Thursday, May 26, 2011

The Current Journal of Emotion Has Several Things You Should Check Out

I love getting to read about studies like these, because they are not only interesting, but at least a couple of them will be talked about in newspapers, magazines, on the web, and on TV in the coming weeks and months...

Detection of emotional faces is modulated by the direction of eye gaze.
Milders, Maarten; Hietanen, Jari K.; Leppänen, Jukka M.; Braun, Marc
Emotion, May 23, 2011, No Pagination Specified. doi: 10.1037/a0022901


  1. Emotionally expressive faces have shown enhanced detectability over neutral faces, but little is known about the effect of eye gaze on detecting the presence of emotional faces. Emotional expressions and gaze direction are both cues to the intentions of another person, and gaze direction has been shown to affect recognition accuracy and perceived intensity of emotional faces. The current study showed that fearful faces were detected more frequently with an averted gaze than with a direct gaze in an attentional blink task, whereas angry and happy faces were detected more frequently with a direct gaze than with an averted gaze. The results are in line with the shared signal hypothesis and appraisal theory and suggest that selection for awareness was based on a rapid evaluation of the intentions of another person as conveyed by their facial expression and gaze direction. (PsycINFO Database Record (c) 2011 APA, all rights reserved)

Happy guys finish last: The impact of emotion expressions on sexual attraction.
Tracy, Jessica L.; Beall, Alec T.
Emotion, May 23, 2011, No Pagination Specified. doi: 10.1037/a0022902


  1. This research examined the relative sexual attractiveness of individuals showing emotion expressions of happiness, pride, and shame compared with a neutral control. Across two studies using different images and samples ranging broadly in age (total N = 1041), a large gender difference emerged in the sexual attractiveness of happy displays: happiness was the most attractive female emotion expression, and one of the least attractive in males. In contrast, pride showed the reverse pattern; it was the most attractive male expression, and one of the least attractive in women. Shame displays were relatively attractive in both genders, and, among younger adult women viewers, male shame was more attractive than male happiness, and not substantially less than male pride. Effects were largely consistent with evolutionary and socio-cultural-norm accounts. Overall, this research provides the first evidence that distinct emotion expressions have divergent effects on sexual attractiveness, which vary by gender but largely hold across age. (PsycINFO Database Record (c) 2011 APA, all rights reserved)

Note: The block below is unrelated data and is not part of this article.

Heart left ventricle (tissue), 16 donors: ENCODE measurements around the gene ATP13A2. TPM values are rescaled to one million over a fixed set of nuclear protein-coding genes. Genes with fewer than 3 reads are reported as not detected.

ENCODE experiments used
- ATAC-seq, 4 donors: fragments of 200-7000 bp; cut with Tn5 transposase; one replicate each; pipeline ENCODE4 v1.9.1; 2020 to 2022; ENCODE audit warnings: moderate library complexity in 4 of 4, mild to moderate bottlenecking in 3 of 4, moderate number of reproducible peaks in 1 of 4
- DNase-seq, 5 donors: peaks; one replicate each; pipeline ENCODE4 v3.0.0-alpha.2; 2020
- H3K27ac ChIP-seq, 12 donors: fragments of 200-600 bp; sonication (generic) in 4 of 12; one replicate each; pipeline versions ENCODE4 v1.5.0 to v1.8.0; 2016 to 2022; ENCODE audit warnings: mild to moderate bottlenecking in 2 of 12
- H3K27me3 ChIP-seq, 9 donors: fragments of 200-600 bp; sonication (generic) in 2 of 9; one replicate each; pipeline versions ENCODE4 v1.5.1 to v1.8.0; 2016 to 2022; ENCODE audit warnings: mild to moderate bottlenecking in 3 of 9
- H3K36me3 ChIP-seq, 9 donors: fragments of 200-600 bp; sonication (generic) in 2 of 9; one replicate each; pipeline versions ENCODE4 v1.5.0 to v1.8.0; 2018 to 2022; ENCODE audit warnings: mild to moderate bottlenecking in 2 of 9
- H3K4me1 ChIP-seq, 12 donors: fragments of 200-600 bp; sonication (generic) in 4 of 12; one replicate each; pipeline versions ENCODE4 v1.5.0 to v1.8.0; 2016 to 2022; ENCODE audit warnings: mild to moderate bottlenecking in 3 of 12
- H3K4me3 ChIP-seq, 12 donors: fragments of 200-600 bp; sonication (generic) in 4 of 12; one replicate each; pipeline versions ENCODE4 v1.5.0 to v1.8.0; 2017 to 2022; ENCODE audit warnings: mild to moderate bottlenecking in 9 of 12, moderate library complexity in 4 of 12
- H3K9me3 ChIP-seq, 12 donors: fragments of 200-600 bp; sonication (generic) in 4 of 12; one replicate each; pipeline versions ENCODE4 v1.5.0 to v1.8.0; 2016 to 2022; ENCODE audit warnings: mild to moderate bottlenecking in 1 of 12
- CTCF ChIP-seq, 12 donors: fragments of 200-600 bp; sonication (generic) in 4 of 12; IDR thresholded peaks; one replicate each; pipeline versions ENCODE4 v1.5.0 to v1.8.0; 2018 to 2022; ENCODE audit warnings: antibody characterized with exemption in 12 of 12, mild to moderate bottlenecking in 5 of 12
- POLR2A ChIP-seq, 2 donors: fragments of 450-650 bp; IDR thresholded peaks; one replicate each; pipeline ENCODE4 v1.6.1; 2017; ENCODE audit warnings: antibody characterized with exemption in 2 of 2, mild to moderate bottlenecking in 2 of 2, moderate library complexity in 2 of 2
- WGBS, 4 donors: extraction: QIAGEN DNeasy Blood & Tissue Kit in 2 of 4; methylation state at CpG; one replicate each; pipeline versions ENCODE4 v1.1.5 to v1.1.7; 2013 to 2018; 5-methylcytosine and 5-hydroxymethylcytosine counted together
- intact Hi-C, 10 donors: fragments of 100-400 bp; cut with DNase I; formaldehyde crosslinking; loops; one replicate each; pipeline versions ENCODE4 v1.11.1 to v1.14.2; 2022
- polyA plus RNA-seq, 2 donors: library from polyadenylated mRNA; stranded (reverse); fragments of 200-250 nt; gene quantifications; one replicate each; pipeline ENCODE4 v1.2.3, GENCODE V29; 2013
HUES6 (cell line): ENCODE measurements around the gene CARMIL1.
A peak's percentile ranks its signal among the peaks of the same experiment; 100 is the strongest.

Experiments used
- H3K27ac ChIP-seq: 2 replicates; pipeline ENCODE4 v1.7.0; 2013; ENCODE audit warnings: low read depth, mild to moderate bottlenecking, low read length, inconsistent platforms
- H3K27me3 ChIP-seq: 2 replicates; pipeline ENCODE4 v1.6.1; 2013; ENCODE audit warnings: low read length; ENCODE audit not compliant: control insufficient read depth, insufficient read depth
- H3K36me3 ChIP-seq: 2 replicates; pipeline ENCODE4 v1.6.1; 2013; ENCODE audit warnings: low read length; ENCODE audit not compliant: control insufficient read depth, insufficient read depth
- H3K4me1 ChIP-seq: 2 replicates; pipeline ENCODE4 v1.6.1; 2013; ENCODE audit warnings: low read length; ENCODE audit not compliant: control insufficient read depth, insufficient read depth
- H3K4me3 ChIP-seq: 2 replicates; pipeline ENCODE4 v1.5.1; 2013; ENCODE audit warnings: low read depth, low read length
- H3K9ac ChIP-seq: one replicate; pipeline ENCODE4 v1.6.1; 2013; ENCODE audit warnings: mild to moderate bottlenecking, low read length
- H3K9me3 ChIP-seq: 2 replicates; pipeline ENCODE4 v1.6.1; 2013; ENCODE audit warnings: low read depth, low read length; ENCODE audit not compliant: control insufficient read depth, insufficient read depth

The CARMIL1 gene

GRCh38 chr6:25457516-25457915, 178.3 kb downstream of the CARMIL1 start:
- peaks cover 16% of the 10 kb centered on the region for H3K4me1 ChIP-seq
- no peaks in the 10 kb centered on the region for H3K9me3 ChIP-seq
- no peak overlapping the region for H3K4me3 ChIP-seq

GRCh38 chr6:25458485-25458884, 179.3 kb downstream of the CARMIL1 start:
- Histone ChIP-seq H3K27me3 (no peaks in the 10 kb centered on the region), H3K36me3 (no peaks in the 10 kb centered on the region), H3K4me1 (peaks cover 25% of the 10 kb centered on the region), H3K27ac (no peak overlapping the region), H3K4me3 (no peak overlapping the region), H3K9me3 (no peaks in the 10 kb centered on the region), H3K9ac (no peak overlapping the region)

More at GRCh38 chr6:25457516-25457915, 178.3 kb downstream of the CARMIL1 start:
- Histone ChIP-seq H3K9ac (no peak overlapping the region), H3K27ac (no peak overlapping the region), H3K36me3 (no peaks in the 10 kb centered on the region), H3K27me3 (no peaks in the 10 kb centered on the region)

Compatibility between tones, head movements, and facial expressions.
Horstmann, Gernot; Ansorge, Ulrich
Emotion, May 23, 2011, No Pagination Specified. doi: 10.1037/a0023468


  1. The study tests the hypothesis of an embodied associative triangle among relative tone pitch (i.e., high or low tones), vertical movement, and facial emotion. In particular, it is tested whether relative pitch automatically activates facial expressions of happiness and anger as well as vertical head movements. Results show robust congruency effects: happiness expressions and upward head tilts are imitated faster when paired with high rather than low tones, while anger expressions and downward head tilts are imitated faster when paired with low rather than high tones. The results add to the growing evidence favoring an embodiment account that emphasizes multimodal representations as the basis of cognition, emotion, and action. (PsycINFO Database Record (c) 2011 APA, all rights reserved)

Seeing yourself helps you see others.
Li, Yuan Hang; Tottenham, Nim
Emotion, May 23, 2011, No Pagination Specified. doi: 10.1037/a0023469


  1. It has been proposed that self-face representations are involved in interpreting facial emotions of others. We experimentally primed participants' self-face representations. In Study 1, we assessed eye tracking patterns and performance on a facial emotion discrimination task, and in Study 2, we assessed emotion ratings between self and nonself groups. Results show that experimental priming of self-face representations increases visual exploration of faces, facilitates the speed of facial expression processing, and increases the emotional distance between expressions. These findings suggest that the ability to interpret facial expressions of others is intimately associated with the representations we have of our own faces. (PsycINFO Database Record (c) 2011 APA, all rights reserved)



Michael said...

1-don't directly into the face of fearful people.

2-Chicks DO dig jerks.

3-if you're happy, you sound it. If your angry, you sound it.

4-It takes one to know one.